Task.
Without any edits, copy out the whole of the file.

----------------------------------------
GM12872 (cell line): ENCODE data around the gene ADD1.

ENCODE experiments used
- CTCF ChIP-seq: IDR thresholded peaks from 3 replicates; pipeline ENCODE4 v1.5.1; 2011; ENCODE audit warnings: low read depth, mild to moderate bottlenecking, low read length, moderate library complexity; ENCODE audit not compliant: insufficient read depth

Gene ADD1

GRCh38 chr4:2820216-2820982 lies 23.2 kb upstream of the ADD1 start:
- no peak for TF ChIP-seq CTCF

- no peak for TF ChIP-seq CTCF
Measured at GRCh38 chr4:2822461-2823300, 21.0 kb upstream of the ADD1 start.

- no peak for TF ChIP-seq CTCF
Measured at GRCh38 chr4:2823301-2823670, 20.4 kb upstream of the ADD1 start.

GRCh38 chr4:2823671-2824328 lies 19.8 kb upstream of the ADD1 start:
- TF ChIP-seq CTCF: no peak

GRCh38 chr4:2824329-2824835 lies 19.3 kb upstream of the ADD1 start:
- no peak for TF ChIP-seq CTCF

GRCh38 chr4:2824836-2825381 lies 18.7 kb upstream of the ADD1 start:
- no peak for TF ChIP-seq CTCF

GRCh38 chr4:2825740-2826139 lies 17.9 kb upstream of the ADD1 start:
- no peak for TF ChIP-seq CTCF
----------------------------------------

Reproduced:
GM12872 (cell line): ENCODE data around the gene ADD1.

ENCODE experiments used
- CTCF ChIP-seq: IDR thresholded peaks from 3 replicates; pipeline ENCODE4 v1.5.1; 2011; ENCODE audit warnings: low read depth, mild to moderate bottlenecking, low read length, moderate library complexity; ENCODE audit not compliant: insufficient read depth

Gene ADD1

GRCh38 chr4:2820216-2820982 lies 23.2 kb upstream of the ADD1 start:
- no peak for TF ChIP-seq CTCF

- no peak for TF ChIP-seq CTCF
Measured at GRCh38 chr4:2822461-2823300, 21.0 kb upstream of the ADD1 start.

- no peak for TF ChIP-seq CTCF
Measured at GRCh38 chr4:2823301-2823670, 20.4 kb upstream of the ADD1 start.

GRCh38 chr4:2823671-2824328 lies 19.8 kb upstream of the ADD1 start:
- TF ChIP-seq CTCF: no peak

GRCh38 chr4:2824329-2824835 lies 19.3 kb upstream of the ADD1 start:
- no peak for TF ChIP-seq CTCF

GRCh38 chr4:2824836-2825381 lies 18.7 kb upstream of the ADD1 start:
- no peak for TF ChIP-seq CTCF

GRCh38 chr4:2825740-2826139 lies 17.9 kb upstream of the ADD1 start:
- no peak for TF ChIP-seq CTCF